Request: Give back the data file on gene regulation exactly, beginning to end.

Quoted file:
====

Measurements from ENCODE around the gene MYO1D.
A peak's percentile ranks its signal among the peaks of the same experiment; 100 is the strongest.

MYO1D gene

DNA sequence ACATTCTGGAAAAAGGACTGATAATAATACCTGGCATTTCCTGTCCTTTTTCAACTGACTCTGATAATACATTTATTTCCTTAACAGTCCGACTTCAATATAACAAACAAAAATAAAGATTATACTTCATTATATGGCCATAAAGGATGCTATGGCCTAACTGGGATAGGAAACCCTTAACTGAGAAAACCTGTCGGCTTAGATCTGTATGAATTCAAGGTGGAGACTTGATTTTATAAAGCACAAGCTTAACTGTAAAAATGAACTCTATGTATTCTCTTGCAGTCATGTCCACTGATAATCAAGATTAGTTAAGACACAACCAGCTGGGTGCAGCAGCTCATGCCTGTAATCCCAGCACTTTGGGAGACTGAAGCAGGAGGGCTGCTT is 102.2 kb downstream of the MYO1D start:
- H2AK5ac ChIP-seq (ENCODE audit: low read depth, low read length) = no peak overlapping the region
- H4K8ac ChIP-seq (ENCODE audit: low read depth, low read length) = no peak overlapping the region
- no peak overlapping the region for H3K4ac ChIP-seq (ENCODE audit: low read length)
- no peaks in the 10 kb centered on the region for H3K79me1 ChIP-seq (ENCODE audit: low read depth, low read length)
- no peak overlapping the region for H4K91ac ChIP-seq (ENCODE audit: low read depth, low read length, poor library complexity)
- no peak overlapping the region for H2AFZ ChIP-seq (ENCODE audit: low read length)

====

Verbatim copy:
Measurements from ENCODE around the gene MYO1D.
A peak's percentile ranks its signal among the peaks of the same experiment; 100 is the strongest.

MYO1D gene

DNA sequence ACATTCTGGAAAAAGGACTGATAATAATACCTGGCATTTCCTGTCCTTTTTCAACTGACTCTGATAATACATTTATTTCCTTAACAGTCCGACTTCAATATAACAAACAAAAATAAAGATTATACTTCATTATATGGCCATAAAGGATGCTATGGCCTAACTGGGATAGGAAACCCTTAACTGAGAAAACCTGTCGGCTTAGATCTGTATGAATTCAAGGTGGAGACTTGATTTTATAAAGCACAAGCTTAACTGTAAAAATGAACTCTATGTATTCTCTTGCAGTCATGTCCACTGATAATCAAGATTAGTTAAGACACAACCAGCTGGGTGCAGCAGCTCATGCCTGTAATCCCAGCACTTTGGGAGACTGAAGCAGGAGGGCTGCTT is 102.2 kb downstream of the MYO1D start:
- H2AK5ac ChIP-seq (ENCODE audit: low read depth, low read length) = no peak overlapping the region
- H4K8ac ChIP-seq (ENCODE audit: low read depth, low read length) = no peak overlapping the region
- no peak overlapping the region for H3K4ac ChIP-seq (ENCODE audit: low read length)
- no peaks in the 10 kb centered on the region for H3K79me1 ChIP-seq (ENCODE audit: low read depth, low read length)
- no peak overlapping the region for H4K91ac ChIP-seq (ENCODE audit: low read depth, low read length, poor library complexity)
- no peak overlapping the region for H2AFZ ChIP-seq (ENCODE audit: low read length)